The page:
As emerging markets lose favor, now is a "great entry point," James Paulsen, chief investment strategist at Wells Capital Management, told CNBC.com on Thursday.
"What you've done is create one of the bigger pullbacks relative to the overall world market in the last decade," he said. "If you haven't been in emerging markets, it's a great time on a valuation basis."
Unlike last year's soft patch in the developed world, fears over Europe in recent months have also cooled emerging markets this time around, Paulsen said.
"They have had a slowdown right along with the developed world," he said. "The degree of the slowdown has been deeper. It's a great entry point."
Central bankers in the emerging world have largely tightened over the last year, which is "never good for stocks," Paulsen said. But as central banks in Central America and South America start easing monetary policy, the regions have become increasingly attractive places for investors.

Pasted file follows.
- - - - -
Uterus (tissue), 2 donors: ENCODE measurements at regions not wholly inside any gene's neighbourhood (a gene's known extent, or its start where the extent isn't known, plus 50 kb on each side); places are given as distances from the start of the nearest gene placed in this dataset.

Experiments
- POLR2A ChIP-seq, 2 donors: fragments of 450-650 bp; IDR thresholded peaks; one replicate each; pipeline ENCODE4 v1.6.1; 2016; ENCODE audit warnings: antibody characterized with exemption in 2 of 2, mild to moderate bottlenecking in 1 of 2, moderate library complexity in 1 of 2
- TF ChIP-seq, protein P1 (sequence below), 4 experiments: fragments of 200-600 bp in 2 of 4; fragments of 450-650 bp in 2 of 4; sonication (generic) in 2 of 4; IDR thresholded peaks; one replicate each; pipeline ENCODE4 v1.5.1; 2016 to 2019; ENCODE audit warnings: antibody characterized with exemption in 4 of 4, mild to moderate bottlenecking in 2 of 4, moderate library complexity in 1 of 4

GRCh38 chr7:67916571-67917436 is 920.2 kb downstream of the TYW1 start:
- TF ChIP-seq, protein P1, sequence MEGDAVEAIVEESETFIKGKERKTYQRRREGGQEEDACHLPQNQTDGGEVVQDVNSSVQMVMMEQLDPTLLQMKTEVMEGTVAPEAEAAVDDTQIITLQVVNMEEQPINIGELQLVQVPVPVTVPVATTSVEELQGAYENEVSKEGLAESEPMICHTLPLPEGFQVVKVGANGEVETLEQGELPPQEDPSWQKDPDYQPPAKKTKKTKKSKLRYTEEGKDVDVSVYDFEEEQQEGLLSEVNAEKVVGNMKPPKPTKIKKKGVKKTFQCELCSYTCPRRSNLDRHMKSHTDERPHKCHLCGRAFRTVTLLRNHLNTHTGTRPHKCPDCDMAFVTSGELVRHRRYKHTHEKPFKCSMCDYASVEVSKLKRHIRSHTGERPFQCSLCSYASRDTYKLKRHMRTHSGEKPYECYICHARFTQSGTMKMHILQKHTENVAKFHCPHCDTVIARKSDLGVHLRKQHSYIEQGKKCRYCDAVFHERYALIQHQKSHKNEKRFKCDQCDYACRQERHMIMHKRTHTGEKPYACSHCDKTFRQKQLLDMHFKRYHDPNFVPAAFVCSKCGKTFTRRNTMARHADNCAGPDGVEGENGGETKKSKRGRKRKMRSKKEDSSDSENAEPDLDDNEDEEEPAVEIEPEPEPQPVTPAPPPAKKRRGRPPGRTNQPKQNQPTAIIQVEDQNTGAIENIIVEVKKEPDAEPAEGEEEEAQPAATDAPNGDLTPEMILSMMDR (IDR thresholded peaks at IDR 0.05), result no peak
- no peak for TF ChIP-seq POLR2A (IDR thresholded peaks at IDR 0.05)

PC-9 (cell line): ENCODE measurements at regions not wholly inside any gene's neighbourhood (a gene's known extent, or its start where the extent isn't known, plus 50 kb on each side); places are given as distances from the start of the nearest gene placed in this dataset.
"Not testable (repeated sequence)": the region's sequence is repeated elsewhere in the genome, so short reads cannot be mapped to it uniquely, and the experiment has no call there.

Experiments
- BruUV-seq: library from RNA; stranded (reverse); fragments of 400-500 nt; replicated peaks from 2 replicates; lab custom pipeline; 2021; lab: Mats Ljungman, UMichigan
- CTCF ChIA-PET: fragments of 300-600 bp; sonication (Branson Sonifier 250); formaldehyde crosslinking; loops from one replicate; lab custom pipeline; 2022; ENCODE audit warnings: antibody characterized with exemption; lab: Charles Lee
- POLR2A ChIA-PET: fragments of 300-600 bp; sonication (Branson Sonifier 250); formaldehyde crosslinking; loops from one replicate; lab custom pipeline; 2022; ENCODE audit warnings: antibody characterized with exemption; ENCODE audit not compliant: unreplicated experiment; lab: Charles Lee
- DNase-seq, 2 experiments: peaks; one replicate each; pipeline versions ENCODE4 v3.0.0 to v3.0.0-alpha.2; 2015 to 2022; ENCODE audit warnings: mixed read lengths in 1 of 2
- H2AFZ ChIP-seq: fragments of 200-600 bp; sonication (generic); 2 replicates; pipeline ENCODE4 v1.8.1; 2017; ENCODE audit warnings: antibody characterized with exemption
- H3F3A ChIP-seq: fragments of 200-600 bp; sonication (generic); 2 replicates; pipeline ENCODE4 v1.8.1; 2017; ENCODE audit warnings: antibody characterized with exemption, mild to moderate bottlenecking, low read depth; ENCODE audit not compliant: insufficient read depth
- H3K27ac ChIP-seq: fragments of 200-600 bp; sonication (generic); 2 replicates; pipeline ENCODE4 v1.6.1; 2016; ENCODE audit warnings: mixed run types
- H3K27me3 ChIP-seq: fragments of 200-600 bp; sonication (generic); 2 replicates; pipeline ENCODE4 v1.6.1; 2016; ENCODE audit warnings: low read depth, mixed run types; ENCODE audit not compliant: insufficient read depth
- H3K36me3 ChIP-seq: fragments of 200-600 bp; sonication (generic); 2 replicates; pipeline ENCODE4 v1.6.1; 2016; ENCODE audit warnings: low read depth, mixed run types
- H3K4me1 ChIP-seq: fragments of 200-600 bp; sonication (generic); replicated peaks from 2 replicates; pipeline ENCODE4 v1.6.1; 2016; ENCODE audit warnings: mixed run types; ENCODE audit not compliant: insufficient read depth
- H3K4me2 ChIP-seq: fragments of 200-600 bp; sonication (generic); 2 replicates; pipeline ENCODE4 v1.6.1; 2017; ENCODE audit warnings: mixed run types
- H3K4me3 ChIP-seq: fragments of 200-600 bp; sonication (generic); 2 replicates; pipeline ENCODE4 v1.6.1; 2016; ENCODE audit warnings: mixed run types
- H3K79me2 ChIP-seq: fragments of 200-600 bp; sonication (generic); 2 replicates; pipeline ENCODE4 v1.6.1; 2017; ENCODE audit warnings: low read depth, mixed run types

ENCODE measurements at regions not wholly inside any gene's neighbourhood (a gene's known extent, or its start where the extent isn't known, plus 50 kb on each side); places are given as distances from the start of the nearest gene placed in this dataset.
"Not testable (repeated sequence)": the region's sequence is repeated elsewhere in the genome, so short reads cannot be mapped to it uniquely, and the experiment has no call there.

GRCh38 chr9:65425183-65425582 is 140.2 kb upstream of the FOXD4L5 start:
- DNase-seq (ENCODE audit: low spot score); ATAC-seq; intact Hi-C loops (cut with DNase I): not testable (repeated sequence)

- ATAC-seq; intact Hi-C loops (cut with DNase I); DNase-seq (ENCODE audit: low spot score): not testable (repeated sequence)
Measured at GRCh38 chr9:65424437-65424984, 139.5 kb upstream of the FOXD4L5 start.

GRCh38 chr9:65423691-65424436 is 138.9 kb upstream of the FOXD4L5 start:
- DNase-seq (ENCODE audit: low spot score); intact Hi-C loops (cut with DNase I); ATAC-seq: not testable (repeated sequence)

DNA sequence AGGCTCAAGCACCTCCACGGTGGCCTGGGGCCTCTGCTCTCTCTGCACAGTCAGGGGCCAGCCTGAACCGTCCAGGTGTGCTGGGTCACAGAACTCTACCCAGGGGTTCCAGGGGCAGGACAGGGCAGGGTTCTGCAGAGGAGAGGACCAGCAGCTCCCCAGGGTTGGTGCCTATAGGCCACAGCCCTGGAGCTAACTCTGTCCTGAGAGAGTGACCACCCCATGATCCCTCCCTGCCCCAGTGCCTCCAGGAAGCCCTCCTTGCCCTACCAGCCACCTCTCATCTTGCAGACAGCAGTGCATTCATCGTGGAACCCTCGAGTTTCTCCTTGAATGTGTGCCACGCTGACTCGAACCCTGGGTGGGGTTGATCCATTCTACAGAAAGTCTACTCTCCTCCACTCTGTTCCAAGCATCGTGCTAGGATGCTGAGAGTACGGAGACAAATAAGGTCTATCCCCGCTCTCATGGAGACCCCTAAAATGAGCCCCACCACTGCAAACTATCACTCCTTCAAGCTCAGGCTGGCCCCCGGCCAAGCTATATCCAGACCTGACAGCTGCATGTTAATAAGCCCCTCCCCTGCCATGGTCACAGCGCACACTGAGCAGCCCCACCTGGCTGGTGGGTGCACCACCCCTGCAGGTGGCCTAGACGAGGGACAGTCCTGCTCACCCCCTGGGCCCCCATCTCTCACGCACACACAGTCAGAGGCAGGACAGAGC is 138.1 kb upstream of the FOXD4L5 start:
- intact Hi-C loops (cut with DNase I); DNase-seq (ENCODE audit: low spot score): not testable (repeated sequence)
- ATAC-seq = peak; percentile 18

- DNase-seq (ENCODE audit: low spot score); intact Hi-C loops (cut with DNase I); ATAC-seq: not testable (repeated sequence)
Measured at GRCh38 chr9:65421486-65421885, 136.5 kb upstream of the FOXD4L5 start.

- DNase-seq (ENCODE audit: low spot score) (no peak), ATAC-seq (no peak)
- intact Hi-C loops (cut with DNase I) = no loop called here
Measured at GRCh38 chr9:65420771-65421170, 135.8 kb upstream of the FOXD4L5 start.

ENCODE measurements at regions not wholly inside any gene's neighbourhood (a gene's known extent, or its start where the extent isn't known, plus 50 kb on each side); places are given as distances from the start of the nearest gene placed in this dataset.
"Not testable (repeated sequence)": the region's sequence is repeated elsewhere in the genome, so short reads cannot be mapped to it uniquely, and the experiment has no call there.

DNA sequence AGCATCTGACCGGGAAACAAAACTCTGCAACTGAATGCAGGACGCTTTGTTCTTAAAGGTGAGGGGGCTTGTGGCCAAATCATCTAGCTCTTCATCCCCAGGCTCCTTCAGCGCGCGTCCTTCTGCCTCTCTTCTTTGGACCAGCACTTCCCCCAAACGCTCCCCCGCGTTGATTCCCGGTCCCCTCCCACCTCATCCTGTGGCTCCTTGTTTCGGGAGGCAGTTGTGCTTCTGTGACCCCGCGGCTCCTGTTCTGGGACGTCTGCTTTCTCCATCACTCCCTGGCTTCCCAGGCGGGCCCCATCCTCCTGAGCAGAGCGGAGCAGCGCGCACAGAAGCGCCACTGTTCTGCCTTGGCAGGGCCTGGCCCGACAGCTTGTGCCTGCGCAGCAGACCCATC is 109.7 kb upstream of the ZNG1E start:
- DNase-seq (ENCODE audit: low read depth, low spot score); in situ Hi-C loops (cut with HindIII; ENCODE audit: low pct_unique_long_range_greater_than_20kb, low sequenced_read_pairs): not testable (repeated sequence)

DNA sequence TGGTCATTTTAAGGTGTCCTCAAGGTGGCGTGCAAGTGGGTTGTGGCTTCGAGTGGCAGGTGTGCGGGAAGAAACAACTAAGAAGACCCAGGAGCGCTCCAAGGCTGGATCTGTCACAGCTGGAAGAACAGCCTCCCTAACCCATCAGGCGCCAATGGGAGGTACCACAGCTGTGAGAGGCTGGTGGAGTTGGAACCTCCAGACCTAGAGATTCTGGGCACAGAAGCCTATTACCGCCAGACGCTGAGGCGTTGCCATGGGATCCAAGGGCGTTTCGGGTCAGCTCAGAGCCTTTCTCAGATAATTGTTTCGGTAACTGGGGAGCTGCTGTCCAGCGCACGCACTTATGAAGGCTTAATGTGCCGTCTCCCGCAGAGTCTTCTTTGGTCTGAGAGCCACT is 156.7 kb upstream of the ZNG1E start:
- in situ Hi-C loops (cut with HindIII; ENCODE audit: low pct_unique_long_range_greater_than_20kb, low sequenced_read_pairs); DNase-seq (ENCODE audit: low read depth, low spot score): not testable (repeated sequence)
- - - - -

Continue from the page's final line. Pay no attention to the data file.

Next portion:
"You're going to have (emerging market) policy officials at your back supporting you," he said. "Before too long you'll start to see that in the Asian economies."
Paulsen favors Central America over Asia, however.
"Most of that has to do with the fact that they're a little farther along in the slowdown cycle and already at the point where they're trying to revive that," he said.
"I don't think the emerging world is lost — it's the leading position in the world."
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Disclosure information was not available for James Paulsen or his company.